Resting post op...rocking out the Halloween pillow in the ICU

Tuesday, October 22, 2013

Paging Dr. R

Meagan was able to go through her regimen of GI testing over the weekend.  She had upper GI studies, motility studies, reflux, gastric emptying, bloodwork for all the digestive enzymes and important digestive organs like pancreas and liver.  They slowed her feedings down to only 40mL/hour (basically a little over an ounce per hour drip) to see if this helped as well.

All of Meagan's GI studies came back completely normal.  This is great because it means she has no trouble digesting her food, no reflux, and all her bloodwork and organs and enzymes that have to do with digestion are functioning perfectly.  It's "bad" because it only offers another exclusion for her behavior and vomiting instead of a definite answer.  But that's ok because narrowing down by exclusion is important as well.  I honestly wasn't surprised - based on the lack of pattern as related to food and her behavior with her head before her vomiting, I doubted it was GI at the root of the cause - but still was one that had to be ruled out.

GI did come by and go over all her results in detail and offered a "solution" from their end even though nothing came out obvious on her testing.  They talked about putting in a G-J tube.  Basically, Meagan keeps her g-tube (which goes into her stomach) but they also put in an additional j-tube which would empty direction into her intestines.  The point of this is to feed directly into it bypassing the stomach, and therefore, bypassing any vomiting.  The idea of it sounds nice. Of course I don't want Meagan to vomit.  However, the logic doesn't click with me.  The root of Meagan's pain/vomiting episodes are still up in the air - and GI has been ruled out.  The vomiting, as gross as it is, is her "relief mechanism" at the end of her irritable/fussy episodes. And with a J-tube inserted, she would have to go on continuous feeds all day, everyday.  We couldn't do anymore bolus feeds.  Considering there was no absolute evidence on ANY GI study to warrent this shift in feeding, considering the vomiting is her only relief, and considering she couldn't have tube meals as we have meals everyday and keep that feeling of "being full" my answer was an easy no.  If there had been a blaring GI problem of course I would have tried it - but - I refused to just put a "band aid" onto a problem we had no explanation for as of yet.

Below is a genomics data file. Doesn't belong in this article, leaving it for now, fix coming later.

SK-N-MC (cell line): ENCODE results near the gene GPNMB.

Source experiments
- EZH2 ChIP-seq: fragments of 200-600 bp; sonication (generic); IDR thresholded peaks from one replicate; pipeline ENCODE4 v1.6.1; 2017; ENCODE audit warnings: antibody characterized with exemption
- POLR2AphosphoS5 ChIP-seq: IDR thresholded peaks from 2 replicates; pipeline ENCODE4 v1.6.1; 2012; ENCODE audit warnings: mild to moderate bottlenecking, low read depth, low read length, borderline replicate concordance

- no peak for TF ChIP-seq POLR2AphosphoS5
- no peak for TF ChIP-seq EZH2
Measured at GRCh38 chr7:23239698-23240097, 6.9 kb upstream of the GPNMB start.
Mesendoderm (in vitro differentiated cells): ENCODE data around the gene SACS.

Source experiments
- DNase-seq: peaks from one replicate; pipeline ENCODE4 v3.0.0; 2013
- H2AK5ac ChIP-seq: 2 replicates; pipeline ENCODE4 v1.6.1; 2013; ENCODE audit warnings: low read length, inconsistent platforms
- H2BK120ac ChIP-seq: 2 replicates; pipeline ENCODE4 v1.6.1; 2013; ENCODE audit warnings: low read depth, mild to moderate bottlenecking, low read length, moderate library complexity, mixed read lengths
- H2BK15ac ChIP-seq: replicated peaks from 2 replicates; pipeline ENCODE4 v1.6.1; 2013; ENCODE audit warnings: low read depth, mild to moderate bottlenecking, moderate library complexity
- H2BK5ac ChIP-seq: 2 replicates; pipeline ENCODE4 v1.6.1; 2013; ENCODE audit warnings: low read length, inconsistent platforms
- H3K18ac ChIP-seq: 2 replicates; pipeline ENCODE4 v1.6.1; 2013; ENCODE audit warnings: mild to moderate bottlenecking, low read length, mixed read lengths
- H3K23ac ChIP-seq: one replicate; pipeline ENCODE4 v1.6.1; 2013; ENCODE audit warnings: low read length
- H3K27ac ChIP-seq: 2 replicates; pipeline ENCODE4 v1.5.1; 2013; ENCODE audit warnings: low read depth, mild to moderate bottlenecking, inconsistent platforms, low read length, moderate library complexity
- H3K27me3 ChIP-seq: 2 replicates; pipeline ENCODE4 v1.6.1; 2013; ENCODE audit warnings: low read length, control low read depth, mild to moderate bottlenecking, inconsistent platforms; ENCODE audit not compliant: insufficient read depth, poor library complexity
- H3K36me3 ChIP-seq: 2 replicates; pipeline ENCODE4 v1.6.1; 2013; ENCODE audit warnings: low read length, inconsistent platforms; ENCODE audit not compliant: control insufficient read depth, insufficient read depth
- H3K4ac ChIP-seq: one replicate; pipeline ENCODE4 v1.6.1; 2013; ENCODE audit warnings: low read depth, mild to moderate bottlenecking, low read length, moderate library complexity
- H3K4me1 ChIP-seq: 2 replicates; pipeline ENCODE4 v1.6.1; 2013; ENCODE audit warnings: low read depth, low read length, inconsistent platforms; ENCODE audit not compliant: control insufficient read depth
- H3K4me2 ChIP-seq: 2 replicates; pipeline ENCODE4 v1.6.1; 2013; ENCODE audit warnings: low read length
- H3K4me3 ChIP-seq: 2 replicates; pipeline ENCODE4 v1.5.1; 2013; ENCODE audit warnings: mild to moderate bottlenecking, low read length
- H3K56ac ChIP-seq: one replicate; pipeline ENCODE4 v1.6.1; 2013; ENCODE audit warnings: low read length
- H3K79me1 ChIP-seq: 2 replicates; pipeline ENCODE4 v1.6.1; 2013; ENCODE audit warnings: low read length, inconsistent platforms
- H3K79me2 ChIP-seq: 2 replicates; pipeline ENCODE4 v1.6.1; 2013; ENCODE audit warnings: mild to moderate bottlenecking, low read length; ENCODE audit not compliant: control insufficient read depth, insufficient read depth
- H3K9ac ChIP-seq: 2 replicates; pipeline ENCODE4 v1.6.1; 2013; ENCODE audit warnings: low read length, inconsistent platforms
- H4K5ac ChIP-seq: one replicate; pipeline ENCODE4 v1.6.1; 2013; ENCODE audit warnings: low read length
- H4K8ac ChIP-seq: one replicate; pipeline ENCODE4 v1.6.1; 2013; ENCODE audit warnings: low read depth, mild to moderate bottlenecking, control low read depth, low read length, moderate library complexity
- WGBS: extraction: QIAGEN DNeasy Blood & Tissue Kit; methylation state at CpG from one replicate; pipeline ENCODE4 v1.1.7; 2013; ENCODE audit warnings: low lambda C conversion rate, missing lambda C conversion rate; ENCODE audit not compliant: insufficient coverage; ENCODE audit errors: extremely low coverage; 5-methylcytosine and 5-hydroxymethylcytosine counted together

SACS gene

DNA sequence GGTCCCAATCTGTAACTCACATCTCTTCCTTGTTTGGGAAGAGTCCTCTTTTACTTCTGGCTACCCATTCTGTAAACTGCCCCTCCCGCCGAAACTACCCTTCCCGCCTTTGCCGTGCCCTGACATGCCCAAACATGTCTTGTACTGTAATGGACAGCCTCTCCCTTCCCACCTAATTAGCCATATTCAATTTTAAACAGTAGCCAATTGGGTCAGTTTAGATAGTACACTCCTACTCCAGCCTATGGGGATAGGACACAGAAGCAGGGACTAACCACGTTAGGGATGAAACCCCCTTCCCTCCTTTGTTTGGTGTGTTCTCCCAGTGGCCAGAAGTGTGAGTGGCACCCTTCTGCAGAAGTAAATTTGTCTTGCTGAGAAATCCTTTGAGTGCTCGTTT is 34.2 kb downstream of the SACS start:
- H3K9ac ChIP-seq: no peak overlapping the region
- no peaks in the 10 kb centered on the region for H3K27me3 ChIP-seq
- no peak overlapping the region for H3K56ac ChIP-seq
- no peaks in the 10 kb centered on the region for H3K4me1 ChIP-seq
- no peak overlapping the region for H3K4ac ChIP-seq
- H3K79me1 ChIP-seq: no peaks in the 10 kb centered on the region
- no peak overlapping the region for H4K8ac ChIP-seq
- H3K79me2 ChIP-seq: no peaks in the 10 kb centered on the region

Meagan had her MRI yesterday morning.  They wanted to do the first part of the MRI and then add contrast, which would highlight certain things in the brain including CSF flow, which would be important to see in Meagan.  She was in the scan about 40 minutes when they nurse came and said they were going to have to pull her out because she was having trouble breathing with the sedation.  This was strange to me because she has had two previous sedated MRI's and several surgeries with anesthesia and had no problems.  They brought her into the room and she wasn't well.  The doctor was confused though because although she was having trouble, she sounded pretty clear in her lungs.  The nurse went ahead and gave her an Albuterol treatment and put her on oxygen.  Within about 35 minutes, Meagan looked less pale and started upping her sats (how well she is saturating oxygen).  It was disappointing because of course I dont' want her feeling badly, and also the scan had to be stopped before the contrast which was an important part for us to see.  Once she was stable we headed back to the room and waited to see what the plan was.

Despite her shaky morning with the MRI, Meagan really had an awesome day yesterday.  She was silly and smiling. She was babbling and having a blast being such a ham with all the nurses..etc.  I figured when Dr. R came back this nmorning, we would simply have a meeting about everything and see where to go from here.  Little did I know of the night Meagan would have ...